Montana lawmakers on Friday passed a privacy bill that gives state residents new rights to wield control over data about them, including the right to reject some forms of targeted advertising.
Senate Bill 384 now heads to Governor Greg Gianforte for signature.
Lawmakers in seven other states have passed comprehensive privacy laws -- California, Connecticut, Colorado, Utah, Virginia, Iowa and Indiana.
If enacted, the Montana bill will give residents the right to opt out of the use of data linkable to them -- including pseudonymous data, such as information stored on cookies -- for behaviorally targeted ads. (The measure defines ad targeting as serving ads to people based on their online activity over time and across nonaffiliated websites or apps.)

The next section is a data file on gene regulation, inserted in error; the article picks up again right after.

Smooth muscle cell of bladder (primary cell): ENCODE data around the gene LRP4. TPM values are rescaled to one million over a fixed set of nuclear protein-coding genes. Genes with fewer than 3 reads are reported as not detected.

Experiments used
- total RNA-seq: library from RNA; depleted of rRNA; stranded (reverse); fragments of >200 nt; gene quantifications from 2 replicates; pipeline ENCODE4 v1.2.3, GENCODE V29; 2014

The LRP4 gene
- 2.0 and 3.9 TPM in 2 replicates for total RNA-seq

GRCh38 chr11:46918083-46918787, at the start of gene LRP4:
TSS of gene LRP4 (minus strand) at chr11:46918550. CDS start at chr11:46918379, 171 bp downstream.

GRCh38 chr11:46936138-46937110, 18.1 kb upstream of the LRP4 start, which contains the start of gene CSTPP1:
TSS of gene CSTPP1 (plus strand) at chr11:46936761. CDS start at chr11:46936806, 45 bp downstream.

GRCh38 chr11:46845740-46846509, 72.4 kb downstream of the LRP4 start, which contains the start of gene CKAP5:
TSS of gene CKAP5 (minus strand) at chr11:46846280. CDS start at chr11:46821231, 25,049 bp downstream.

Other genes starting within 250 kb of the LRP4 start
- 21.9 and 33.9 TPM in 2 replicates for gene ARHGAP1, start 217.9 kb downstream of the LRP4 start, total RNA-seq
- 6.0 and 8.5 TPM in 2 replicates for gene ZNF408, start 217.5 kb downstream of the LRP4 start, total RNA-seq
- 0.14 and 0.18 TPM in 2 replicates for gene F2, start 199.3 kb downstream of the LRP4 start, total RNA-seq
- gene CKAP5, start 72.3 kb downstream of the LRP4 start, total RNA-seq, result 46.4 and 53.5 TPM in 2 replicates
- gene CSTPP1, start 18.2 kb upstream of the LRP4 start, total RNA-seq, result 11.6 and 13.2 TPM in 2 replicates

The bill also generally requires companies to tell residents what non-pseudonymous data has been collected about them, and to delete that data upon request, among other requirements.
In addition, the measure obligates companies to provide prominent links that enable consumers to opt out of targeted advertising, and provides that companies must honor opt-out universal signals that consumers send with mechanisms like the Global Privacy Control. That tool, developed by privacy advocates, transmits an opt-out command to every website consumers visit.
An earlier version of the bill wouldn't have given consumers the right to avoid having pseudonymous data used for ad targeting, and wouldn't have required companies to honor universal opt-out signals.
Advocacy group Consumer Reports voiced approval of the bill, which was revised after the organization raised concerns about the initial version.
“We commend Montana lawmakers for advancing meaningful privacy legislation that will help protect the personal information of their constituents,” Matt Schwartz, policy analyst at Consumer Reports, stated.
If signed, most provisions will take effect in October.